An interview with director Ben Wheatley about "High-Rise," adapting J.G. Ballard's novel, guiding actors like Tom Hiddleston, upcoming projects and more.
"Kill List" is available on demand through select cable providers. Check IFC On Demand for availability in your area.
by Kevin B. Lee
Few things bring out the worst tendencies of Hollywood than the genre mash-up, as evidenced by two of last year's worst films, "Cowboys vs. Aliens" and "Battle: Los Angeles" (aka "Independence Day" filmed as part Iraq War documentary, part video game). The "movie-x-meets-movie-y" mentality seems to inspire little more than z-level creativity in the land of big budgets and small minds. And yet, somehow the British have a better track record at bringing together disparate elements into a compelling whole. One of the best British crime movies, "The Lavender Hill Mob," is also one of their best comedies. Their most famous horror movie, "The Wicker Man," is actually a trifecta of horror, crime thriller and musical. And now there's Ben Wheatley's "Kill List," which takes seemingly familiar genre elements and offsets them in ways that can be confounding, but leave an unforgettable impact. And by impact, I'm not just talking about a scene involving a tied-up librarian and a hammer.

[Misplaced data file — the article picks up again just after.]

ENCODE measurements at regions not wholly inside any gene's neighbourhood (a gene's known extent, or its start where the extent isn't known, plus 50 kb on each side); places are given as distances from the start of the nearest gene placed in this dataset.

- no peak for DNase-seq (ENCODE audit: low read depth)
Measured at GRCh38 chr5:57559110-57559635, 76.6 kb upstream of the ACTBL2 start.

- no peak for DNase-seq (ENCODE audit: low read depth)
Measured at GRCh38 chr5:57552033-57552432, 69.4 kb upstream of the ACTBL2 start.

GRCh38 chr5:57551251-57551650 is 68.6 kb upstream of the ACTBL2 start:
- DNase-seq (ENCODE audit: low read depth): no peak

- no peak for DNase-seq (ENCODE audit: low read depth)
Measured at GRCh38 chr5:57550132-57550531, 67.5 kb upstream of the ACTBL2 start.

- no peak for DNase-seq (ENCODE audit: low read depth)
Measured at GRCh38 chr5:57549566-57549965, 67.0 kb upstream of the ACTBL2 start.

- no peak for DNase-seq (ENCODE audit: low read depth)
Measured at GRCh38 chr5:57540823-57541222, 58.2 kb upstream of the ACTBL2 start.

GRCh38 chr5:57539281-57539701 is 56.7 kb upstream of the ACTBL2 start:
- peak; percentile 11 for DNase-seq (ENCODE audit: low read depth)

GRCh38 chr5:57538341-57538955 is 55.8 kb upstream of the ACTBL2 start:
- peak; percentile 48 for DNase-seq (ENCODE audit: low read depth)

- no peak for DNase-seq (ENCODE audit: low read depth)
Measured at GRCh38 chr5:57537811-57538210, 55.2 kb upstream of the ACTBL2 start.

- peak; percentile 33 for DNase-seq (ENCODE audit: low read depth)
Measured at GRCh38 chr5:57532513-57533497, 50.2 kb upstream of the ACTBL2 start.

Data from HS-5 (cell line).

Before we delve into that moment, some set-up: Jay (Neil Maskell) and Shel (MyAnna Buring) are an ex-military couple trying to play house in the Yorkshire suburbs. Judging by their opening screaming match they're having a rough go of it: Jay's been out of work for eight months, their savings drying up. All they can do to vent their frustrations is hold swordfights on the lawn with their son and host a rollercoaster of a dinner party with Jay's war buddy-turned-hitman Gal (Michael Smiley), leading to smashed dishes in the dining room, plans for new contract killings discussed over beers in the basement, and Gal's mysterious date carving a hex into the back of the bathroom mirror.